CD Review: Into His Presence (The Perrys)

The Perrys’ upcoming April 8th StowTown release, Into His Presence, is one of the year’s most highly-anticipated releases. This was a day that many in the Southern Gospel community feared would never come. Over the last fifteen months, during Tracy Stuffle’s protracted, roller-coaster recovery from a January 2013 stroke, there were many points it seemed doubtful…

Have any Southern Gospel projects been certified Gold Records or Platinum Records?

Have any Southern Gospel projects ever been certified Gold or Platinum? The Recording Industry Association of America (RIAA) instituted the Gold Record award in 1958. At the time, it was awarded to an album with $1,000,000 in retail sales. That came out to about 250,000 units. In 1976, they changed the criteria, instituting the Platinum…

An Interview with Doug Anderson on Drive

In the CD interviews column, instead of sharing a reviewer’s thoughts about a project, we interview the artist to get the artist’s own thoughts. Doug Anderson’s second solo release, Drive, comes out today; he graciously agreed to share some insight into the project. Daniel J. Mount: Because it is a little unusual in this case, I’ll…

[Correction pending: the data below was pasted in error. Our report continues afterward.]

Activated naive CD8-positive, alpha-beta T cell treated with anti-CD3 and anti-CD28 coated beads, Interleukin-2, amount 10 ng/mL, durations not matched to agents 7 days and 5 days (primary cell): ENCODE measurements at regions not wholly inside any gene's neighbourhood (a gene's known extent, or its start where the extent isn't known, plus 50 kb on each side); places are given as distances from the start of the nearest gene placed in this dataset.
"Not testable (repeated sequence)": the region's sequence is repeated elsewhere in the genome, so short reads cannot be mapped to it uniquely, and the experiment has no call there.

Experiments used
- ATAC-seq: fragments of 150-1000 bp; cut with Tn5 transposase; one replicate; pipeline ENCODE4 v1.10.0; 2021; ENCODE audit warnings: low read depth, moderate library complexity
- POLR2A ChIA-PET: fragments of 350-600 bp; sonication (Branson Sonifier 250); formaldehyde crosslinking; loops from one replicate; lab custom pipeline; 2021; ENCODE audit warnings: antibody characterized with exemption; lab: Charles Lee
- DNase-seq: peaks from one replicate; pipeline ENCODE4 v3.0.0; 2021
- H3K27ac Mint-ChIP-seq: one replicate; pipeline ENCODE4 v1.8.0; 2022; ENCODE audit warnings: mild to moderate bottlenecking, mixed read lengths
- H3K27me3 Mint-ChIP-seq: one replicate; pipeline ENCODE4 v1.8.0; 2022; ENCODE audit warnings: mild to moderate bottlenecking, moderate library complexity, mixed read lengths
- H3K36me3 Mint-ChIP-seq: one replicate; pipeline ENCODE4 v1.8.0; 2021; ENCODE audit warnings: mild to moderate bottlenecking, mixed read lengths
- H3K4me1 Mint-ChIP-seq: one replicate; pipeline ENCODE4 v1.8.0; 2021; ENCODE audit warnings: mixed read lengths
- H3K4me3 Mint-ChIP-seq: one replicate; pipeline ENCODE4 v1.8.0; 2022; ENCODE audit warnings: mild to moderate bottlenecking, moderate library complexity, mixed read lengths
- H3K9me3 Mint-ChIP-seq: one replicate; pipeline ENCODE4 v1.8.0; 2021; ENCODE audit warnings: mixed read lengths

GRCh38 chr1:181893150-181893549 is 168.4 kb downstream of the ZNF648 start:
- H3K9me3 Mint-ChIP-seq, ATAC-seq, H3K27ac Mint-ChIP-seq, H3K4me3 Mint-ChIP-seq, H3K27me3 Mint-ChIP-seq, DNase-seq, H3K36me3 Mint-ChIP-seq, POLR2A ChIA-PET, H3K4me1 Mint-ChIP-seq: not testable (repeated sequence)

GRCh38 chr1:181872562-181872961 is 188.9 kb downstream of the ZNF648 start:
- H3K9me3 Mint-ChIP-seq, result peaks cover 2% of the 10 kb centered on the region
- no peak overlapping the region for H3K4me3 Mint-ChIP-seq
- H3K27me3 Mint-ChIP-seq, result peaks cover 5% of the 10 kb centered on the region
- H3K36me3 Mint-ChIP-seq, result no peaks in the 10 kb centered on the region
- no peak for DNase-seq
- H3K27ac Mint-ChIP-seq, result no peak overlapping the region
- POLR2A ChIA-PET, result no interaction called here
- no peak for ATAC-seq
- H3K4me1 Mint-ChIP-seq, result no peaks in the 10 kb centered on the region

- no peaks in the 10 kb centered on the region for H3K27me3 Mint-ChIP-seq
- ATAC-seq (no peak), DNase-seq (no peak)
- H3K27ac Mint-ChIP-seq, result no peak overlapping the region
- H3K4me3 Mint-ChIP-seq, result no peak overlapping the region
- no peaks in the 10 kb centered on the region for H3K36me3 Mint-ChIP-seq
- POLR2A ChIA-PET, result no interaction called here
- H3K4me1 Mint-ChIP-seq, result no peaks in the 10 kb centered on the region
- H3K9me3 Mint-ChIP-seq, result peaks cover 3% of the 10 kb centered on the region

Look at what the Couriers did. Do that.

In the mid-1950s, Duane Nicholson (tenor), Neil Enloe (lead), Don Baldwin (baritone), Dave Kyllonen (bass), and Eddie Reece (piano) started performing together as The Couriers. Within about a decade, Baldwin and Reece had left, but Nicholson, Enloe, and Kyllonen carried the group forward as a trio, with Kyllonen moving up to baritone. They retired the…

Forgotten Verses #9: Hark! The Herald Angels Song

During his lifetime, Charles Wesley wrote over 6,000 hymns. One of his best-known, “Hark! The Herald Angels Sing,” was composed in 1739. The first three verses are quite familiar: 1. Hark! The herald angels sing, “Glory to the newborn King; Peace on earth, and mercy mild, God and sinners reconciled!” Joyful, all ye nations rise,…

Forgotten Verses #8: I Heard the Bells on Christmas Day

Henry Wadsworth Longfellow, one of the most noted American poets of the mid-1800s, wrote the words to “I Heard The Bells on Christmas Day.” His first three verses are familiar: 1. I heard the bells on Christmas day Their old familiar carols play, And wild and sweet the words repeat Of peace on earth, good…